Direct contrast x ray lymphography (lymphangiography)
After the lymph vessels have been identified with a vital dye, a contrast medium such as Lipiodol is administered directly into a peripheral lymphatic vessel, usually in the dorsum of the foot. In a normal limb the lymphangiogram will show opacification of five to 15 main collecting vessels as they converge on the lowermost inguinal lymph nodes. In patients with lymphatic obstruction the contrast medium will often reflux into the dermal network, so called “dermal backflow.”
Computed tomography and magnetic resonance imaging
Both computed tomography and magnetic resonance imaging detect a characteristic “honeycomb” pattern in the subcutaneous compartment that is not seen with other causes of oedema. In post-thrombotic syndrome the muscle compartment deep to the fascia is enlarged, whereas in lymphoedema it is unchanged. Thickening of the skin is also characteristic of lymphoedema, although it is not diagnostic. Magnetic resonance imaging is more informative than computed tomography because it can detect water.
Management of lymphoedema
Most patients with lymphoedema are just told to live with it, but this is neither necessary nor acceptable.
Physical treatment to reduce swelling
Treatment is aimed at controlling lymph formation and improving lymph drainage through existing lymphatic vessels and collateral routes by applyingnormal physiological processes which stimulate lymph flow.
Prevention of infection
Prevention of acute inflammatory episodes (cellulitis or lymphangitis) is crucial because they can cause severe constitutional upset and deterioration in swelling. Care of the skin, good hygiene, control of skin diseases such as tinea pedis, and careful antiseptic dressings after minor wounds are all important. Antibiotics must be given promptly when an acute inflammatory episode occurs. In recurrent cellulitis the only effective treatment is prophylactic antibiotics—for example, phenoxymethylpenicillin 500 mg daily, for an indefinite period.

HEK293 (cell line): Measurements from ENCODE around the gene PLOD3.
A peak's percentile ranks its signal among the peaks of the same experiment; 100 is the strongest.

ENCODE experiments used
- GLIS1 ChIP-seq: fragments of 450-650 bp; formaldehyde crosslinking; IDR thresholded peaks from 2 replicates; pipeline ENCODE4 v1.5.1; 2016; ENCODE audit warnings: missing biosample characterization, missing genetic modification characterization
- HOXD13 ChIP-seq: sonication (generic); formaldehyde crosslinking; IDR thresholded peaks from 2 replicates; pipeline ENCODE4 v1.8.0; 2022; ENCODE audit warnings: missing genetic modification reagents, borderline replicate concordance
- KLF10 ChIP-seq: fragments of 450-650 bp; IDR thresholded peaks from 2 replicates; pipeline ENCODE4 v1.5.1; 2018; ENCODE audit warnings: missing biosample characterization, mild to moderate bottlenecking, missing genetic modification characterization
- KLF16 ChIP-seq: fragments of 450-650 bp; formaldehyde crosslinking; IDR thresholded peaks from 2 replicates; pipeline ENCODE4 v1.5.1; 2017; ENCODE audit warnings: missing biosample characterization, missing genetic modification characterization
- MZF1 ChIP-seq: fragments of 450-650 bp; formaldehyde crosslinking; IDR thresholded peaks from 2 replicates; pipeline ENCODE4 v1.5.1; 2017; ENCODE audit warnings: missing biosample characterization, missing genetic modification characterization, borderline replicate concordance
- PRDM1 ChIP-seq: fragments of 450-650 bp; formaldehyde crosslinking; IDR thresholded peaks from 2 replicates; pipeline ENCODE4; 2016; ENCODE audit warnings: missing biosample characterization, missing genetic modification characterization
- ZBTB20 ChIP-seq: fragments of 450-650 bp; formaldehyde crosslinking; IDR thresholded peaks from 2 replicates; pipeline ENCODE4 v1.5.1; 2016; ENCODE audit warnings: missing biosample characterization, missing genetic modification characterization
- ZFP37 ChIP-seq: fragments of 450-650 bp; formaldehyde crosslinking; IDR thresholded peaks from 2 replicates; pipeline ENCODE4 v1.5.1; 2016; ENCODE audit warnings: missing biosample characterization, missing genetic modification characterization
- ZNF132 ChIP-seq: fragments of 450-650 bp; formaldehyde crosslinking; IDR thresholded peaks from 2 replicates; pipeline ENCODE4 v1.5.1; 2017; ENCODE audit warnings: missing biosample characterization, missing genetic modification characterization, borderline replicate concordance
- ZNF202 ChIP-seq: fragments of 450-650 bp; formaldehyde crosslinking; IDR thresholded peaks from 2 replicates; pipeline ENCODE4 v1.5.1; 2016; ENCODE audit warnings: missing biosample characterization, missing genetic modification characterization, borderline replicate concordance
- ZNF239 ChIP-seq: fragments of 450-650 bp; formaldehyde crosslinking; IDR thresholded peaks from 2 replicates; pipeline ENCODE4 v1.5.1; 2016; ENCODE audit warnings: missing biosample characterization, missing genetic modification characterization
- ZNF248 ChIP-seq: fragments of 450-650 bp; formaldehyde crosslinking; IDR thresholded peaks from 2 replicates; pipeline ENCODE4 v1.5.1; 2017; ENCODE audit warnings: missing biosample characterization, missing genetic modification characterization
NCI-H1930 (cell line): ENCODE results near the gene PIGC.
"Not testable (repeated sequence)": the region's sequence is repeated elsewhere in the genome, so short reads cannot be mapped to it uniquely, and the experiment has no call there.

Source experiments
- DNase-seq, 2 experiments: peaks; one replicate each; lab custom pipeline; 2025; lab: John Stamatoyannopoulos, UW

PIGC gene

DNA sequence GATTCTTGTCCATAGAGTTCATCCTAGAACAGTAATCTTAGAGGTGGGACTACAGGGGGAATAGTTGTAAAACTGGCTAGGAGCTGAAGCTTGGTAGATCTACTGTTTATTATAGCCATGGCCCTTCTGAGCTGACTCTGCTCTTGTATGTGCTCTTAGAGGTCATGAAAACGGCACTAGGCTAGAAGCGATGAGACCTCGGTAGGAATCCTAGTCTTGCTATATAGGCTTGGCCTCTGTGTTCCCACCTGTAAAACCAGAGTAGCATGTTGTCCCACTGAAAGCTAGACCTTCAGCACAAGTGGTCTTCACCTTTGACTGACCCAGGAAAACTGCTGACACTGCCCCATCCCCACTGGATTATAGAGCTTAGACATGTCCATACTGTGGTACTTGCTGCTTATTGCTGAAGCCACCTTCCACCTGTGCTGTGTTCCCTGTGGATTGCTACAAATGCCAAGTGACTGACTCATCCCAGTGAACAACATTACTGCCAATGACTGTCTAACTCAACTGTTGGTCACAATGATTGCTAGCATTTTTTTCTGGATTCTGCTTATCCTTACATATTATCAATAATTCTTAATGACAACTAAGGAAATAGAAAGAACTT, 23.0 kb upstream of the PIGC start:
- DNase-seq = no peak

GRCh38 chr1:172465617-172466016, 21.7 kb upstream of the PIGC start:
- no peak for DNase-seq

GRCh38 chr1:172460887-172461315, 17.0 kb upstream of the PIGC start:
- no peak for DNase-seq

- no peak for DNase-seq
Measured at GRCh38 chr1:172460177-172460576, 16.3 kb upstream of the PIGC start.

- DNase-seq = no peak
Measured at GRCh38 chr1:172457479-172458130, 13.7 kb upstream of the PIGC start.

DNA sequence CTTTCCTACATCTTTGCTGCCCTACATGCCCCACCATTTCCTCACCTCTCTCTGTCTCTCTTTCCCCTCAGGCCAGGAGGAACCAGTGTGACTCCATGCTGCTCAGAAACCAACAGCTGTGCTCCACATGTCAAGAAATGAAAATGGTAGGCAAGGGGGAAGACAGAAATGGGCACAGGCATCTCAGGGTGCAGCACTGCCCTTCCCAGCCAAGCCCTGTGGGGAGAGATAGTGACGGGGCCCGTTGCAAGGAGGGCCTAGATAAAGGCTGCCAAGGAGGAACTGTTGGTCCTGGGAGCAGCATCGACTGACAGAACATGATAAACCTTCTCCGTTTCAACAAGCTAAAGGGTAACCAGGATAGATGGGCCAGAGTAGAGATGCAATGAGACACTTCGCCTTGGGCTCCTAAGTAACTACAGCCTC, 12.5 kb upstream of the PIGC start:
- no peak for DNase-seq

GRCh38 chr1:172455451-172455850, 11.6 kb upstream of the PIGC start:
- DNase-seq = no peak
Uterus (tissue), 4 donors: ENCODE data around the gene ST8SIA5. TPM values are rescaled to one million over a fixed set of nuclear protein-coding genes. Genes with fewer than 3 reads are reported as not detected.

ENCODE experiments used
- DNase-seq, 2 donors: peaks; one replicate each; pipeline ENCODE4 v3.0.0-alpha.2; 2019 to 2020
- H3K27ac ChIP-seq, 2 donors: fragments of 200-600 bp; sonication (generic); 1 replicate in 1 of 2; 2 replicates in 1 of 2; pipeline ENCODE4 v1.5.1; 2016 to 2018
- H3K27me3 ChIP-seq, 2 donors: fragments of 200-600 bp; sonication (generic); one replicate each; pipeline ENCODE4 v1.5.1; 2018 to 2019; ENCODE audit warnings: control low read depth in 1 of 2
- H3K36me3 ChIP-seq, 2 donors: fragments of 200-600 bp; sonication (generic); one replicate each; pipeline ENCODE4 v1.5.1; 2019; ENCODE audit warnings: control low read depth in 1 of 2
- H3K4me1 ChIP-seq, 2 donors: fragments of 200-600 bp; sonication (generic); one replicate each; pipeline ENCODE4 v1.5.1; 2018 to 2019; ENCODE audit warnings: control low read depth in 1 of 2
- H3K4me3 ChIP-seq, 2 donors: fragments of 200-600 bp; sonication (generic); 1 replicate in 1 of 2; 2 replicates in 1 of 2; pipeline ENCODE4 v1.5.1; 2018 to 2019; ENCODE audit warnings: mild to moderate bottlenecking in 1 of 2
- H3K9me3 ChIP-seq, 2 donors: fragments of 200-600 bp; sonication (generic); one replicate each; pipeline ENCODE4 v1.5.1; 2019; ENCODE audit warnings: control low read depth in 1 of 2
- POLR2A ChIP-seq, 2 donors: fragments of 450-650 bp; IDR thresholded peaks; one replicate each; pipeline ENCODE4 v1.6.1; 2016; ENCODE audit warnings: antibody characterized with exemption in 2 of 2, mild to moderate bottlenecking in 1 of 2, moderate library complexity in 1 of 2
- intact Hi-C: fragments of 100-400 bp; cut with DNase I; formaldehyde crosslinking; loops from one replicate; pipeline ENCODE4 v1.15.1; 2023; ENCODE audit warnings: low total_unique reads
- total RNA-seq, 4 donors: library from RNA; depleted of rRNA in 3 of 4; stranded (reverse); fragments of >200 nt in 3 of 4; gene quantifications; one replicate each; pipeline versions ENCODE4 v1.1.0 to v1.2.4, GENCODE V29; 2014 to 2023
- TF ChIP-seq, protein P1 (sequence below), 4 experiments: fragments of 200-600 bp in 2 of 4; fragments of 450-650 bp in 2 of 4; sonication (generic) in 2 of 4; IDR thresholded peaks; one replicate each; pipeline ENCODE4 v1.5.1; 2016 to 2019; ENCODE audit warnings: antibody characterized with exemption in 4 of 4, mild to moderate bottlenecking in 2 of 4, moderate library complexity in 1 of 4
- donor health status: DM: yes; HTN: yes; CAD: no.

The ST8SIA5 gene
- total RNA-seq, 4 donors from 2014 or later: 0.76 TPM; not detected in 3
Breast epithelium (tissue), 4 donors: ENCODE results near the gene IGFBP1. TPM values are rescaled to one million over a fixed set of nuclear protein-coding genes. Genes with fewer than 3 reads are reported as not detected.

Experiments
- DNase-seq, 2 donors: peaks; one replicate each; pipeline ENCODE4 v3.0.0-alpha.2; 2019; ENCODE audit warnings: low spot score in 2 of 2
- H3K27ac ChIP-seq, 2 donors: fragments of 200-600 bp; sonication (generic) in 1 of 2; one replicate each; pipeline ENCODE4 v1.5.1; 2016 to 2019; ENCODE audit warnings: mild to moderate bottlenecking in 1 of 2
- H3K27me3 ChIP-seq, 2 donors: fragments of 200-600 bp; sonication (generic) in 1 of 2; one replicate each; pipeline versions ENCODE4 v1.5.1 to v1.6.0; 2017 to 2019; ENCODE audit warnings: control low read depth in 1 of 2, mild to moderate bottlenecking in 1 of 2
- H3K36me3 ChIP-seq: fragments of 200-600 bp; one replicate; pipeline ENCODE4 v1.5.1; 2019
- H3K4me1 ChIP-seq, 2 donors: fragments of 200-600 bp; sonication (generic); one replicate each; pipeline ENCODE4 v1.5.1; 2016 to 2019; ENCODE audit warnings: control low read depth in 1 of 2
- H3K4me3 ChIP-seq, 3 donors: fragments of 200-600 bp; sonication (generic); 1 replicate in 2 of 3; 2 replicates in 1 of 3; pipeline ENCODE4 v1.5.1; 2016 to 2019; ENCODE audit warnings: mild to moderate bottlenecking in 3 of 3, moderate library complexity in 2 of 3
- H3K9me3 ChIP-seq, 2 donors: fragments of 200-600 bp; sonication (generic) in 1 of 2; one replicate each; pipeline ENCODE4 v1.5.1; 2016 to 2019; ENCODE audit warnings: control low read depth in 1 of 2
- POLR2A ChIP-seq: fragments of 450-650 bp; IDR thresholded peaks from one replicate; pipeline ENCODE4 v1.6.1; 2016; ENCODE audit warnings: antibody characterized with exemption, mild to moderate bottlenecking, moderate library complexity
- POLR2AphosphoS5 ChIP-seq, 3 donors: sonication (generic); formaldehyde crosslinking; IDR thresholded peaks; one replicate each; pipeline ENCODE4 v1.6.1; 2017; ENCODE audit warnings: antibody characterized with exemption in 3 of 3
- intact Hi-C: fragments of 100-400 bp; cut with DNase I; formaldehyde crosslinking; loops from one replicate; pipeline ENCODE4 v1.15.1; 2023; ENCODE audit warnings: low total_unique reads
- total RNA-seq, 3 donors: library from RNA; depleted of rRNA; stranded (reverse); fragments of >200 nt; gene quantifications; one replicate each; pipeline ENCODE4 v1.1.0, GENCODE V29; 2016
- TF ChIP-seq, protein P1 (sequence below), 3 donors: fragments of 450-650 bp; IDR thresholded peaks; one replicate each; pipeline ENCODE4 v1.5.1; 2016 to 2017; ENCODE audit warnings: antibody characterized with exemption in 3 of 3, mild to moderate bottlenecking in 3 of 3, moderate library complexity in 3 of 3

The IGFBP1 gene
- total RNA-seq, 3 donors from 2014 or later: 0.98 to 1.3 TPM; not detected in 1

Drug treatment for lymphoedema
Diuretics are of little benefit in lymphoedema because their main action is to limit capillary filtration. Improvement in patients who are taking diuretics suggests that the predominant cause of the oedema is not lymphatic. The benefit of benzopyrones, such as coumarin or flavonoids, remains unproved.
Surgery is of value in a few patients in whom the size and weight of a limb inhibit its use and interfere with mobility after physical treatment. Surgery is aimed at either removing excessive tissue (reducing or debulking operations)or bypassing local lymphatic defects.
Peter S Mortimer is consultant skin physician, St George's Hospital and Royal Marsden Hospital, London.
The ABC of arterial and venous disease is edited by Richard Donnelly, professor of vascular medicine, University of Nottingham and Southern Derbyshire Acute Hospitals NHS Trustand Nick J M London, professor of surgery, University of Leicester, Leicester .It will be published as a book later this year.